"Most serene emperor, illustrious princes, gracious lords," said Luther, "I appear before you this day, in conformity with the order given me yesterday, and by God's mercies I conjure your majesty and your august highnesses to listen graciously to the defense of a cause which I am assured is just and true. If, through ignorance, I should transgress the usages and proprieties of courts, I entreat you to pardon me; for I was not brought up in the palaces of kings, but in the seclusion of a convent."--Ibid., b. 7, ch. 8.   Great Controversy, page 158.2    Read entire Chapter 8
 
 
In the days of Martin Luther, there were those that came to him and said, "We do not want your Bible, we want the Spirit." Martin Luther said to them, "I will rap your spirit on the snoot." However great their pretences, they are not the children of God.  {1SAT 22.3}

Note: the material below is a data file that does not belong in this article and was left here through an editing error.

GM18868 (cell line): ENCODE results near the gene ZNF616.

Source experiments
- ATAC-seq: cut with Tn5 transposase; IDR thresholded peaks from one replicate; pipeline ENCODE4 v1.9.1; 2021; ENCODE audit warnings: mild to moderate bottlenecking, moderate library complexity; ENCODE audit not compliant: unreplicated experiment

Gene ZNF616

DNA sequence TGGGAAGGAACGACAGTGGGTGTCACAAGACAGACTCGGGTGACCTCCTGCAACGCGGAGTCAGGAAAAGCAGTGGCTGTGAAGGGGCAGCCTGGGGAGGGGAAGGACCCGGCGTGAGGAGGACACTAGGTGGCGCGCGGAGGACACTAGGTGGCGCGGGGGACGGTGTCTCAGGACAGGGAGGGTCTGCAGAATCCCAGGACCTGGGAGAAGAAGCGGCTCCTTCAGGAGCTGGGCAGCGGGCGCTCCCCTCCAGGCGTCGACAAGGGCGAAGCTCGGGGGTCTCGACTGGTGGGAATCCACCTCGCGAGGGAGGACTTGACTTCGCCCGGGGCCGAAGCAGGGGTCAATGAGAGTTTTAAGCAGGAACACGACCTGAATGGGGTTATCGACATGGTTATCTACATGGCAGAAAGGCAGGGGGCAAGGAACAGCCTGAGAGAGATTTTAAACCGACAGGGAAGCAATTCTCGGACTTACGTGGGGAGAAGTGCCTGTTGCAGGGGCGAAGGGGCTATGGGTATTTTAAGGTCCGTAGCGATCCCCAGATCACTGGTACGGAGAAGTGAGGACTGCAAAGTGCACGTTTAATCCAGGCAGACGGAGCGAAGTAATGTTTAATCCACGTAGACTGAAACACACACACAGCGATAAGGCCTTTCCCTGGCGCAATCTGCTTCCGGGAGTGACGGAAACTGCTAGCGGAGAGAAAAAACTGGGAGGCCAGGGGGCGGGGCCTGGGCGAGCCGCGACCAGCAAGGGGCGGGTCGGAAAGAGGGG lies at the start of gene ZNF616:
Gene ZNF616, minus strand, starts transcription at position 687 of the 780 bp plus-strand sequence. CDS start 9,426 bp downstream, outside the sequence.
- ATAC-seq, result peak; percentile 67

"Luther," said he, "has liberated men's consciences from the papal yoke; but he has left them in carnal liberty, and has not led them to depend on the Spirit, and look directly to God for light." He considered himself as called of God to remedy this great evil, and held that manifestations of the Spirit were the means by which this was to be accomplished, and that he who had the Spirit possessed the true faith, though he might never have seen the written word. "The heathen and the Turks" said he, "are better prepared to receive the Spirit than many of those Christians who call us enthusiasts."  {ST, October 25, 1883 par. 18}